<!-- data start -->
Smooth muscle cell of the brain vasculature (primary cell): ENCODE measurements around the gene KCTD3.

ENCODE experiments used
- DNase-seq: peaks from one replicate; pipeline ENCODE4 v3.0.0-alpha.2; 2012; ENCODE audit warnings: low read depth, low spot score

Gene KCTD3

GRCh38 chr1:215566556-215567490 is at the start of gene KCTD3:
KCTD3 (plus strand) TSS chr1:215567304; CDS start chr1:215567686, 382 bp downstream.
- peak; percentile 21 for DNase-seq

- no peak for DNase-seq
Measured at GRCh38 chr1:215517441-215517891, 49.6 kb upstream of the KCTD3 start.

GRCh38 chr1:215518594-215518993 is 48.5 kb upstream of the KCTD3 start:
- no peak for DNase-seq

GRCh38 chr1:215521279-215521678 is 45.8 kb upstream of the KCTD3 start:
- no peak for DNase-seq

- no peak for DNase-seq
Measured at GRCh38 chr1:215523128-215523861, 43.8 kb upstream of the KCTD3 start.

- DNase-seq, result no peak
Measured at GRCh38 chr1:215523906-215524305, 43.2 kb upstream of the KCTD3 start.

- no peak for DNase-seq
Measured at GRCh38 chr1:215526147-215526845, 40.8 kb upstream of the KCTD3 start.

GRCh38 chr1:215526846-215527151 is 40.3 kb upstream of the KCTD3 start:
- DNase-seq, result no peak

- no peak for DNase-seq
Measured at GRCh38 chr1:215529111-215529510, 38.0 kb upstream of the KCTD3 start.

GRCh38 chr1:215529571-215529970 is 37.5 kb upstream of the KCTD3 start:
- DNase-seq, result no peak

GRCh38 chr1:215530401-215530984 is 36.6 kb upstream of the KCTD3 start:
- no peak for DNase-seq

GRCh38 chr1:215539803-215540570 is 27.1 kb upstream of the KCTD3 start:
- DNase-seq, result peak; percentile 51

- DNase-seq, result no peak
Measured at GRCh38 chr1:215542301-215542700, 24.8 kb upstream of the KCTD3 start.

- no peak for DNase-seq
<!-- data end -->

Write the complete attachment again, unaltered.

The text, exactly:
Smooth muscle cell of the brain vasculature (primary cell): ENCODE measurements around the gene KCTD3.

ENCODE experiments used
- DNase-seq: peaks from one replicate; pipeline ENCODE4 v3.0.0-alpha.2; 2012; ENCODE audit warnings: low read depth, low spot score

Gene KCTD3

GRCh38 chr1:215566556-215567490 is at the start of gene KCTD3:
KCTD3 (plus strand) TSS chr1:215567304; CDS start chr1:215567686, 382 bp downstream.
- peak; percentile 21 for DNase-seq

- no peak for DNase-seq
Measured at GRCh38 chr1:215517441-215517891, 49.6 kb upstream of the KCTD3 start.

GRCh38 chr1:215518594-215518993 is 48.5 kb upstream of the KCTD3 start:
- no peak for DNase-seq

GRCh38 chr1:215521279-215521678 is 45.8 kb upstream of the KCTD3 start:
- no peak for DNase-seq

- no peak for DNase-seq
Measured at GRCh38 chr1:215523128-215523861, 43.8 kb upstream of the KCTD3 start.

- DNase-seq, result no peak
Measured at GRCh38 chr1:215523906-215524305, 43.2 kb upstream of the KCTD3 start.

- no peak for DNase-seq
Measured at GRCh38 chr1:215526147-215526845, 40.8 kb upstream of the KCTD3 start.

GRCh38 chr1:215526846-215527151 is 40.3 kb upstream of the KCTD3 start:
- DNase-seq, result no peak

- no peak for DNase-seq
Measured at GRCh38 chr1:215529111-215529510, 38.0 kb upstream of the KCTD3 start.

GRCh38 chr1:215529571-215529970 is 37.5 kb upstream of the KCTD3 start:
- DNase-seq, result no peak

GRCh38 chr1:215530401-215530984 is 36.6 kb upstream of the KCTD3 start:
- no peak for DNase-seq

GRCh38 chr1:215539803-215540570 is 27.1 kb upstream of the KCTD3 start:
- DNase-seq, result peak; percentile 51

- DNase-seq, result no peak
Measured at GRCh38 chr1:215542301-215542700, 24.8 kb upstream of the KCTD3 start.

- no peak for DNase-seq